The group was hard to miss Monday night. Wearing bright shirts, and holding signs, about 50 people from neighborhoods and communities across South East Baltimore County gathered before the County Council meeting.
"Bottom line is we are infested with rats in our neighborhood," said Susan Rayba with the West Iverness Community Association.
"They're overrunning the neighborhood,” Middlesex Community Association member, Clifford O’Connell said. “People cannot use their backyards, they're chewing the wires off cars, there's some pets that have died from them."
"That's why we're here, we want their help,” said Lynne Mitchell with the Eastwood Residents and Business Community Association. “All of these people here because we need their help."
They marched their message upstairs, and into council chambers. Five speakers made their case for why the county needs a new plan to deal with the rats, and step-up efforts while working together with residents.
"If you want to eradicate the rats, you have to do education, enforcement and extermination,” Raybe said. “And it's not all being done the proper way."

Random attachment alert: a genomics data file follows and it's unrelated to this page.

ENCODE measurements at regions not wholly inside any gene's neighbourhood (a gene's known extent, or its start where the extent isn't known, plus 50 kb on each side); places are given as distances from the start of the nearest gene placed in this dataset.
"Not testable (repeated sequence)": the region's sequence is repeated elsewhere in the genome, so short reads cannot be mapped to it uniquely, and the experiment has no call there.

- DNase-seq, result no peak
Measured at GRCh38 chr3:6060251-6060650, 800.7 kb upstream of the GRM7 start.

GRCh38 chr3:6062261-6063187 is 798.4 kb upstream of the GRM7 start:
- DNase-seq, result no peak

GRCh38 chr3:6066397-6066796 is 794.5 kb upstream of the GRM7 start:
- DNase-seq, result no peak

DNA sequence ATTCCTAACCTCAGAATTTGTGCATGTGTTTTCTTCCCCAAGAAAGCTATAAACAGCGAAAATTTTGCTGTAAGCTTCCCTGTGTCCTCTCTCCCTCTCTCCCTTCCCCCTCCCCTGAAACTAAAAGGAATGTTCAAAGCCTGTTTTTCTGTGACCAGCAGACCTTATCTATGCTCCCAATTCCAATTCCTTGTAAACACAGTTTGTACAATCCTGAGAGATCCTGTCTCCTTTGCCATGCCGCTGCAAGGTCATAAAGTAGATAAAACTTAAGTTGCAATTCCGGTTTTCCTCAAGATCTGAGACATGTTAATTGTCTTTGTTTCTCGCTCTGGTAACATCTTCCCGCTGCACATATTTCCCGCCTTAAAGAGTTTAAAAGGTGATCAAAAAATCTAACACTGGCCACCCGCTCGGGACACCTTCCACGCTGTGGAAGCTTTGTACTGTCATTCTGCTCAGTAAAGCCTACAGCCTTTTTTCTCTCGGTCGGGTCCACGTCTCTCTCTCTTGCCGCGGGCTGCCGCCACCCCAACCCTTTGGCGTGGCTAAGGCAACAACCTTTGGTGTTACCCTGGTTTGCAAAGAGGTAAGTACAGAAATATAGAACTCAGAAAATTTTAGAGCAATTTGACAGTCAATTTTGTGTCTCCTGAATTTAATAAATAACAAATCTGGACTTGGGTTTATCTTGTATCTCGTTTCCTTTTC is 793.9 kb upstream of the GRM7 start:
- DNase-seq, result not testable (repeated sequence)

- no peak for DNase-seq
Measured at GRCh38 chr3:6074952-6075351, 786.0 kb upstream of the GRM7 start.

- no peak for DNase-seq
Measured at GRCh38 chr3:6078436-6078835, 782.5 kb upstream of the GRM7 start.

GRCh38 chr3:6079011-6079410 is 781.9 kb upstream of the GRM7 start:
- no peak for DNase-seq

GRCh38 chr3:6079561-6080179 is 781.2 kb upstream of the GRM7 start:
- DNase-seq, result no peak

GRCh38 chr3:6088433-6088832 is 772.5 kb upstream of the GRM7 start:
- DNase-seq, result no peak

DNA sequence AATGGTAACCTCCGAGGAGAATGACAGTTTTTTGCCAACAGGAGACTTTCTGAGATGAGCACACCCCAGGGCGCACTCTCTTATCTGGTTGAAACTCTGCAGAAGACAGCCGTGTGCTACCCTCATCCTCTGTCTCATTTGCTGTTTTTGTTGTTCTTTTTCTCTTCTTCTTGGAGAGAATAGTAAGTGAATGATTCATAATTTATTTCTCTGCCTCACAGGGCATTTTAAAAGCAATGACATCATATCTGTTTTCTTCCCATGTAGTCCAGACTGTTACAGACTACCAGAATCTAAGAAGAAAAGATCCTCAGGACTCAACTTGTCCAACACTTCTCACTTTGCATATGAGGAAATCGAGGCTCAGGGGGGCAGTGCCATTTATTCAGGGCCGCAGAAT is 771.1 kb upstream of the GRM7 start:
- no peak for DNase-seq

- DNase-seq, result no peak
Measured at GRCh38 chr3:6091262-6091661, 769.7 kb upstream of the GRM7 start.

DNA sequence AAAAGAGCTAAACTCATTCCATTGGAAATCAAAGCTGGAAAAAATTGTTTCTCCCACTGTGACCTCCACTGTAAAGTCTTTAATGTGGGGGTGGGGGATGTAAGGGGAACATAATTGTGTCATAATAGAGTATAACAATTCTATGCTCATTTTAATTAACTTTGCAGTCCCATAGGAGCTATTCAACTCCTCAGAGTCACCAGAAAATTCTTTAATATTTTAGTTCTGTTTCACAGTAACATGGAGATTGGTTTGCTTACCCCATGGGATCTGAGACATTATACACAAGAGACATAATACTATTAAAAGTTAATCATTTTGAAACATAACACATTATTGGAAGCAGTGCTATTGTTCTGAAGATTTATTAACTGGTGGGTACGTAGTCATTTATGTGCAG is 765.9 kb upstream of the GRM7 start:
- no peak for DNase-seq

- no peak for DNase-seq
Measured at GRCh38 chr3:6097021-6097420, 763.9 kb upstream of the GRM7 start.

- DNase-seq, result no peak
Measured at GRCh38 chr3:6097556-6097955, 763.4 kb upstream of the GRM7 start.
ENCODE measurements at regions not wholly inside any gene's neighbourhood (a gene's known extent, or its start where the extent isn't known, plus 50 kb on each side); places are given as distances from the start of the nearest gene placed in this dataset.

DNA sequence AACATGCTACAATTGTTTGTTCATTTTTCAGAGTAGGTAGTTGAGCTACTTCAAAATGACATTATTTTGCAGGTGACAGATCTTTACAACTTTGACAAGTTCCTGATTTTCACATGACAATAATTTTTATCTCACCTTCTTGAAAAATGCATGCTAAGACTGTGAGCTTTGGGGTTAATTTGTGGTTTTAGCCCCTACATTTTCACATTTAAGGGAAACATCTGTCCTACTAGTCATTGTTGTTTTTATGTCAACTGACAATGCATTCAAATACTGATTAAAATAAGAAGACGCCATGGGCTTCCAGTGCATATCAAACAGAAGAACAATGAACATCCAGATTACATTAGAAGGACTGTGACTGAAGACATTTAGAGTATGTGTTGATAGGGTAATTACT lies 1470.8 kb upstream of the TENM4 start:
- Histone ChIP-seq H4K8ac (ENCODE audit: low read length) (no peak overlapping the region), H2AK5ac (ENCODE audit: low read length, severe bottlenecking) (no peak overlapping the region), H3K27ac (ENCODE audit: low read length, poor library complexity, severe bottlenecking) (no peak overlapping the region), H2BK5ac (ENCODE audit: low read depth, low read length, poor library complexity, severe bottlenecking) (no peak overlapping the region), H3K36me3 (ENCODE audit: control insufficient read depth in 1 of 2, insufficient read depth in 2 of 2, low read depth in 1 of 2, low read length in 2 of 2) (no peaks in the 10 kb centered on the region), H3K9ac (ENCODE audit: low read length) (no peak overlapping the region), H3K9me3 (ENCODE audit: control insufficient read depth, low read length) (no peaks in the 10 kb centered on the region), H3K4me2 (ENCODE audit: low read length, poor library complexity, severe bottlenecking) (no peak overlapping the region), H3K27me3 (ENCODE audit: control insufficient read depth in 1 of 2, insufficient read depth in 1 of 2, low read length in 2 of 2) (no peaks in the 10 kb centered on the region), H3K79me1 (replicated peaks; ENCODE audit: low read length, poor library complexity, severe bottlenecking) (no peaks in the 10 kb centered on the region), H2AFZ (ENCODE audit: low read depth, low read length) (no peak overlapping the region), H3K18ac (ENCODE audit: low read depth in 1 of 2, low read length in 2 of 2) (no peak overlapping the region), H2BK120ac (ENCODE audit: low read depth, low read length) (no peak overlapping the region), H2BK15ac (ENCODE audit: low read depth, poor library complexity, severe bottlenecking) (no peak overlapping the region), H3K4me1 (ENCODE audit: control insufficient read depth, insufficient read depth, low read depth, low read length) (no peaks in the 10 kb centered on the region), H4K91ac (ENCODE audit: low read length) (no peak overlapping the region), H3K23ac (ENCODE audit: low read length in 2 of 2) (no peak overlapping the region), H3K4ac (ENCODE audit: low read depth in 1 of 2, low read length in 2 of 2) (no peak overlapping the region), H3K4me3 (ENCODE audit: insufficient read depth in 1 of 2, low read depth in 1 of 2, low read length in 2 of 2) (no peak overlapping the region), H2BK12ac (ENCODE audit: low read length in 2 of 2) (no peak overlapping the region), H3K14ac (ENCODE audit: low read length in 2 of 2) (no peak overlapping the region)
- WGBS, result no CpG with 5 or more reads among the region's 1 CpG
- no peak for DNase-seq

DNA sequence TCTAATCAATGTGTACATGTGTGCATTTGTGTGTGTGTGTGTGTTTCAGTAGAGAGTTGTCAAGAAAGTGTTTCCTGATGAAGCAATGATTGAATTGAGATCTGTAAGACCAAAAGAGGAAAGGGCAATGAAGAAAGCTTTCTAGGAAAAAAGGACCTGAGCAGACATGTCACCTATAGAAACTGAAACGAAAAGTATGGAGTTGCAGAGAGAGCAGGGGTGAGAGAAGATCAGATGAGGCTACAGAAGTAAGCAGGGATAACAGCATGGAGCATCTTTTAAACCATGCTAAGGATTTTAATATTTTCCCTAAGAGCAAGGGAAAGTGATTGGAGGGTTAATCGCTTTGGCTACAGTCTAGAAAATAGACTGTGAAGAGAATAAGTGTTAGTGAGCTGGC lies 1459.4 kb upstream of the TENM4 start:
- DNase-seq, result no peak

"We all have some ideas what we see out in the neighborhood, what can be changed, done better, and there’s some other options we want them to look at," O’Connell said.
It seems leaders were listening
"I stand ready to help you in any way I can to rid you of this problem, and rid our county of rats," said District 4 Councilman Julian Jones, Jr.
"I think that we need to explore different methodologies,” said County Councilman Todd Crandell from District 7. “We need to look at the greater frequency of treatments and we need to look at the rat eradication treatments that are happening, whether they're being effective, are we doing them frequently enough."
While the reaction from County Council was positive, no plan has been set to try and get rid of the rats.